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UK 'should be leading' on drone safety

Dr Paco Saez, Centre for Aeronautics | Cranfield University

4 min read Partner content

The issues of UAVs and airspace management were debated at Cranfield University’s Technology Conference Visions of an Autonomous Future on 16 September 2016 part of its celebrations of 70 years since the foundation of the College of Aeronautics.

Our air traffic control systems run on the basis of principles which are now 60 years old. It’s no surprise then that the appearance of Unmanned Aerial Vehicles (UAVs) in our air space is seen as a serious and unmanageable threat to safety. UAVs straying into fligh tpaths are reported as major incidents, Japanese airports have started to use anti-UAV nets, a US technology firm is selling a ‘drone death-ray’.

There are some parallels with the motor car revolution of the early twentieth century. When the first cars appeared on our roads - hurtling along at unheard of speeds of over 20 mph, enthusiasts using a combination of bells, horns and code of hand signals - they were seen as a menace to the mainstream traffic of pedestrians and horse-drawn vehicles. A licensing system to identify drivers was introduced immediately in 1903, even though actual numbers were tiny, followed by the Highway Code in 1931 and the first driving tests and speed limits in 1935.

In our age the development of the technology is obviously moving much faster, driven by the interest of hobbyists and vast potential for useful applications in environmental monitoring, security and logistics. And while the first priority for airspace management always has to be public safety, there is also the responsibility to evolve in line with social change. Commercial development of UAV-based services may be tentative at this stage, limited by the current regulations on UAV use and low levels of R&D among small businesses, but we’re on the brink of a deluge of new UAV industries.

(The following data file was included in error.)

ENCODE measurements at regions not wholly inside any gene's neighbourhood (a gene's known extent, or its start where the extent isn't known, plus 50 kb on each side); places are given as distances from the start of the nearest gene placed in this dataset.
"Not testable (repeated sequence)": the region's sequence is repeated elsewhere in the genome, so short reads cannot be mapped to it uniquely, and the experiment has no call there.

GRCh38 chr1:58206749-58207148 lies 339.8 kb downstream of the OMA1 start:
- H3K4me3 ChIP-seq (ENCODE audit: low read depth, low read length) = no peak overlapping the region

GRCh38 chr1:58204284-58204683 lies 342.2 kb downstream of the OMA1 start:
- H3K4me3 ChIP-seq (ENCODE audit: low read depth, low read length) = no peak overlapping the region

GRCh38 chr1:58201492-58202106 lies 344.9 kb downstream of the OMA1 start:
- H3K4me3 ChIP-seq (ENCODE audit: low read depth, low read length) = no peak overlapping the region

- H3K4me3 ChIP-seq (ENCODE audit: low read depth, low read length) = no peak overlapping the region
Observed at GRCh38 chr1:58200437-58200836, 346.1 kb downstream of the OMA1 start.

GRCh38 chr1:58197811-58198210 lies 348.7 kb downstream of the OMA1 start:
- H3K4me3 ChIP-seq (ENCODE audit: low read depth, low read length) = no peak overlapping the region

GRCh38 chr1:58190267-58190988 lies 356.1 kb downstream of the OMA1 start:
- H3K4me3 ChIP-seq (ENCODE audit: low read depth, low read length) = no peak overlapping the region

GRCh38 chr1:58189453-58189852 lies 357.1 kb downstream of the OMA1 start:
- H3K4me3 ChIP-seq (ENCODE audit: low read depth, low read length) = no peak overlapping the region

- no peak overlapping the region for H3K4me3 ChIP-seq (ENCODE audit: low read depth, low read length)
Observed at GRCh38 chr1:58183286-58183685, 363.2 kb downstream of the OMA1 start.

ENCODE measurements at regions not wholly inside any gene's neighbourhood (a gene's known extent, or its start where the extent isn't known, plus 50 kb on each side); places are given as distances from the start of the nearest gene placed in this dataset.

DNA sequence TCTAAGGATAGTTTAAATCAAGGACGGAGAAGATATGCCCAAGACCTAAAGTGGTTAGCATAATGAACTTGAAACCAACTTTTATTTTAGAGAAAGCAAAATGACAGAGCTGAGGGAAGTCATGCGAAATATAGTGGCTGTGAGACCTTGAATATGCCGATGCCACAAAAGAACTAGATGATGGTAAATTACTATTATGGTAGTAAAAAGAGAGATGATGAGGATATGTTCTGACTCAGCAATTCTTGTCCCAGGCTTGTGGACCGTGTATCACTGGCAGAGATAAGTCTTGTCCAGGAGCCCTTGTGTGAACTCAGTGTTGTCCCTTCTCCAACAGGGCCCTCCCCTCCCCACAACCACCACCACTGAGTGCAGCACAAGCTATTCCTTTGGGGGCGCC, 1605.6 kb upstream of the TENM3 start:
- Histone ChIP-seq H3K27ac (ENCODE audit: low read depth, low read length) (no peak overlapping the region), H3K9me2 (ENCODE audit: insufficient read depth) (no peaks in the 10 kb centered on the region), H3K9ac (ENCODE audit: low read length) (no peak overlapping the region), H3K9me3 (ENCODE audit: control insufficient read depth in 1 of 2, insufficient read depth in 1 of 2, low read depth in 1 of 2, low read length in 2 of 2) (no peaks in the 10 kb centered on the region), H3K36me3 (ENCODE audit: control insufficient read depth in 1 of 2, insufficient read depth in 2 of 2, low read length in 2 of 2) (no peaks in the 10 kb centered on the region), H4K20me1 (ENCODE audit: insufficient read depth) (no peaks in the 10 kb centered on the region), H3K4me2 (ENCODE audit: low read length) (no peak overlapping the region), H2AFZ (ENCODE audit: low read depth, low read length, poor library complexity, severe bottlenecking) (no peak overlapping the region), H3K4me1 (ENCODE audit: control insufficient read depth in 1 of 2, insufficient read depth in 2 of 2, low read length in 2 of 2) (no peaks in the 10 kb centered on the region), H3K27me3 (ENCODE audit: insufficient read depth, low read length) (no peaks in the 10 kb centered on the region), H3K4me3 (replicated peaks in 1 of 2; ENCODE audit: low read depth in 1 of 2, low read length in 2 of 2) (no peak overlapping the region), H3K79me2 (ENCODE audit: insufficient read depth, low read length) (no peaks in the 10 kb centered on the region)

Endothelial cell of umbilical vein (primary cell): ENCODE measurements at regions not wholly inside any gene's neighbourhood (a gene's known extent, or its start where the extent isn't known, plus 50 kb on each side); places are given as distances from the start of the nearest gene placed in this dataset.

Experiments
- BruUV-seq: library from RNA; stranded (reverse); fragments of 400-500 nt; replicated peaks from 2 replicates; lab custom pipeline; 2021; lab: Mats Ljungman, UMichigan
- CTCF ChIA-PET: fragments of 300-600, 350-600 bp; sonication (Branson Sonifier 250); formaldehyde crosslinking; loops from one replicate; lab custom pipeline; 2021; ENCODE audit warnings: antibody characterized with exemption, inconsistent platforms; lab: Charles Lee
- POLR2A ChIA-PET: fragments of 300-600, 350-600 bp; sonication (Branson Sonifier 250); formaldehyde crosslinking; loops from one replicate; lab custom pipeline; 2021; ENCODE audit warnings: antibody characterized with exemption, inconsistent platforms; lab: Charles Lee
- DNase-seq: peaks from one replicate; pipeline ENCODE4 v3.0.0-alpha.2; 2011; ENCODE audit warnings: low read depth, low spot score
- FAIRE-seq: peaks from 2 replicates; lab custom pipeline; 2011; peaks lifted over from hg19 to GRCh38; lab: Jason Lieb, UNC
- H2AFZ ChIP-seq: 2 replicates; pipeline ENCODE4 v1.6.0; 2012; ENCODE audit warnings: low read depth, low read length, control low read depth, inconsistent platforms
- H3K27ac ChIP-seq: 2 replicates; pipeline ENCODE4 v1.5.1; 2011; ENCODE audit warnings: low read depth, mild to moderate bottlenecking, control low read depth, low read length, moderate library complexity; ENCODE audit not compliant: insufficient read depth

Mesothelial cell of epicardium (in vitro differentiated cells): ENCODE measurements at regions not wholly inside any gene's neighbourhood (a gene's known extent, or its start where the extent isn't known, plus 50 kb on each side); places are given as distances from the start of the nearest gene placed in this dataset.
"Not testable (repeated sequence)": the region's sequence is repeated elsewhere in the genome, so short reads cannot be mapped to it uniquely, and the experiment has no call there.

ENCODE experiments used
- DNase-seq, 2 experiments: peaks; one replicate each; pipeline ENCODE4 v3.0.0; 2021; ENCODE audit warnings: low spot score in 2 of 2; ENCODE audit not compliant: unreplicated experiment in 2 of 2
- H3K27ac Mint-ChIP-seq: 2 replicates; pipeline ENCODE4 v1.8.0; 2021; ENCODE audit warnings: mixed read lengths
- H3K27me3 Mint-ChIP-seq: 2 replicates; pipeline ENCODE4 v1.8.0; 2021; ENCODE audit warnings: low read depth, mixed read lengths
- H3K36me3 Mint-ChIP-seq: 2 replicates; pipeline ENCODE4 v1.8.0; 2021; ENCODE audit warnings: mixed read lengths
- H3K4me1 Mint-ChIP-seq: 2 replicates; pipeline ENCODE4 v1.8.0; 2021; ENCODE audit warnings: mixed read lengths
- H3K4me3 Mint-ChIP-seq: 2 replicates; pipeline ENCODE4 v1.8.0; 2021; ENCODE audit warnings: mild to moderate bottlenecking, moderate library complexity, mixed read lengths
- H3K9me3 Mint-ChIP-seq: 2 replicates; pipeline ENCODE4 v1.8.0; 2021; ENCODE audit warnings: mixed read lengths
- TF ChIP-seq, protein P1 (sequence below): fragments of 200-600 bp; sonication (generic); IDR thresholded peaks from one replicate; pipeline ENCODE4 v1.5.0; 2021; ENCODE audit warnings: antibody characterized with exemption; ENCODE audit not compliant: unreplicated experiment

The UK should be leading on safety and how to integrate new technologies not just looking for ways to swat them from the skies. Compared with a nation like the US, the UK is better placed to establish itself as a model with its single aviation authority and standard set of rules for one area of jurisdiction.

Working integration will mean an acceleration of the move towards more automation of air traffic control systems, reducing the reliance on human decision-making and capabilities in terms of managing situations involving multiple and varied type of aerial vehicles in unpredictable environmental conditions. Currently people are forced to deal with situations reactively - having, on average, a period of six minutes in which to make critical tactical decisions. Advances in Big Data processing and the introduction of more sophisticated analysis and decision-making tools will allow human staff to concentrate on strategic direction and allow for a busier, more complex use of airspace.

Countries like Norway and Sweden already have hundreds of low-use airfields where they’re introducing more virtual Air Traffic Control operations, and this is the future more widely for the UK and others to efficiently manage localised areas of air traffic outside the scope of the airports. Job roles in ATC will change from being focused around flight control to directing the overall processes, managing large networks - involving new management and technology knowledge and skills.

Ensuring safety will also demand a national licensing scheme, backed up formal legislation and tough penalties for unlicensed and irresponsible activity, with every UAV needing to work above a set height or outside of particular limited areas, registered on a national database. UAVs will be trackable at all times, with the potential to be made inoperable if regulations aren’t respected. The range of practical uses for UAVs, especially as they become more accepted as part of everyday operations and services, means they are also going to be attractive for criminal activity. Police will need to play their part in ensuring there’s safe and responsible use of UAVs, as they do with motor vehicles.

Police guidelines on dealing with dangerous UAV use highlights the struggle with anticipating the impact of new technologies, recommending that rather than attempting to take over control of a rogue UAV, police officers should wait for its battery to run out. More officers in future will need to have a level of training in the safe operation of a UAV, to defuse any potential imminent dangers as quickly as possible and avoid any threats to public safety. The technology already exists for police or other authorities to override the controls of UAVs posing a threat, and this kind of management control is likely to form an important foundation for an integrated manned and unmanned airspace.

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